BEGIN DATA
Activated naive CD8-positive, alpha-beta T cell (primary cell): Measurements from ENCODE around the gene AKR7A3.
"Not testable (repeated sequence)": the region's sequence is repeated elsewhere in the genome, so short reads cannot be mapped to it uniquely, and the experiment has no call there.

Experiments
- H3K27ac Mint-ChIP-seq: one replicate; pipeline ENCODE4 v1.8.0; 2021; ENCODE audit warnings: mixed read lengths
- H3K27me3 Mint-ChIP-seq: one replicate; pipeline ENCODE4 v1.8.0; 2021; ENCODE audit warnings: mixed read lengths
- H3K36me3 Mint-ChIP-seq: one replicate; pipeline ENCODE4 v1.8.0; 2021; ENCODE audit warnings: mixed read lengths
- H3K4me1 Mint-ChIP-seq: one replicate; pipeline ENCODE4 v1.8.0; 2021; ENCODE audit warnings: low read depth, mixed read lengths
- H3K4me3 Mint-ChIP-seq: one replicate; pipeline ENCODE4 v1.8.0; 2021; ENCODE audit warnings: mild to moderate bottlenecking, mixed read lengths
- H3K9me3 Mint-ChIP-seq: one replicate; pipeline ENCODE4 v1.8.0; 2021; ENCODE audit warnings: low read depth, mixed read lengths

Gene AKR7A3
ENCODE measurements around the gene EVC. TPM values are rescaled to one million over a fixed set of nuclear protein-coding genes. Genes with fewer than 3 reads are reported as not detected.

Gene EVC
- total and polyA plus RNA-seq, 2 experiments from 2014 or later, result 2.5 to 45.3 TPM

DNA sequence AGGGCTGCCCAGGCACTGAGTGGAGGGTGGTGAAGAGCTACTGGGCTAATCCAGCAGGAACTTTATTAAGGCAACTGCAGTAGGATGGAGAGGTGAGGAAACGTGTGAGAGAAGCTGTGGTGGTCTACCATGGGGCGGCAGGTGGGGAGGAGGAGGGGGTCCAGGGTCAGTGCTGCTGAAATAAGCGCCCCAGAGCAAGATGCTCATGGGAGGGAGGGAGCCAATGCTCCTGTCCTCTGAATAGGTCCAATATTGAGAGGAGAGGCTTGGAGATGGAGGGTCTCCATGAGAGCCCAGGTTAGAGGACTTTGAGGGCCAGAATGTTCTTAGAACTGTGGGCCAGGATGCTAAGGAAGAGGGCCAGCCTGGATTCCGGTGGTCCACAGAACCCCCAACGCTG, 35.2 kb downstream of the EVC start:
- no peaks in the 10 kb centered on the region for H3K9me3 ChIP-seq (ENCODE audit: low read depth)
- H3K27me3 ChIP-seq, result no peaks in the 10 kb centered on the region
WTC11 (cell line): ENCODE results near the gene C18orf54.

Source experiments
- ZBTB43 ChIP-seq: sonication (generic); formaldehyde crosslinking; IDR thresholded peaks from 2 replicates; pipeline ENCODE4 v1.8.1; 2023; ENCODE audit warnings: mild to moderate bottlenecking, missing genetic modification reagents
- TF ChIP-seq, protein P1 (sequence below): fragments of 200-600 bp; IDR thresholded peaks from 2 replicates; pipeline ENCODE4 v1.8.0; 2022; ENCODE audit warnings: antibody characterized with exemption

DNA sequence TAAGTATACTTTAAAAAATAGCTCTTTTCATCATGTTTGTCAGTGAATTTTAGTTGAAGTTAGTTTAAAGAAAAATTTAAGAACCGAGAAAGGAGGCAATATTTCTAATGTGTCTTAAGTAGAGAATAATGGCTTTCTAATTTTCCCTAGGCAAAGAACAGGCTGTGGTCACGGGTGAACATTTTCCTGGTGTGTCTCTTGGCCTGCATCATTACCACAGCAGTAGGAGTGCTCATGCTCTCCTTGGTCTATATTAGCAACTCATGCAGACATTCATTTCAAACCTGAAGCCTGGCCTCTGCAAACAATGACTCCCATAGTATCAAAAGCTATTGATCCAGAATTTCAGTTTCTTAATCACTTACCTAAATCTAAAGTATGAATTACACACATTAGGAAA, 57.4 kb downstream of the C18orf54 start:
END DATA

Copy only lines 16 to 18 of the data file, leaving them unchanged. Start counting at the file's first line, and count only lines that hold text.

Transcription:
- H3K27me3 ChIP-seq, result no peaks in the 10 kb centered on the region
WTC11 (cell line): ENCODE results near the gene C18orf54.

Source experiments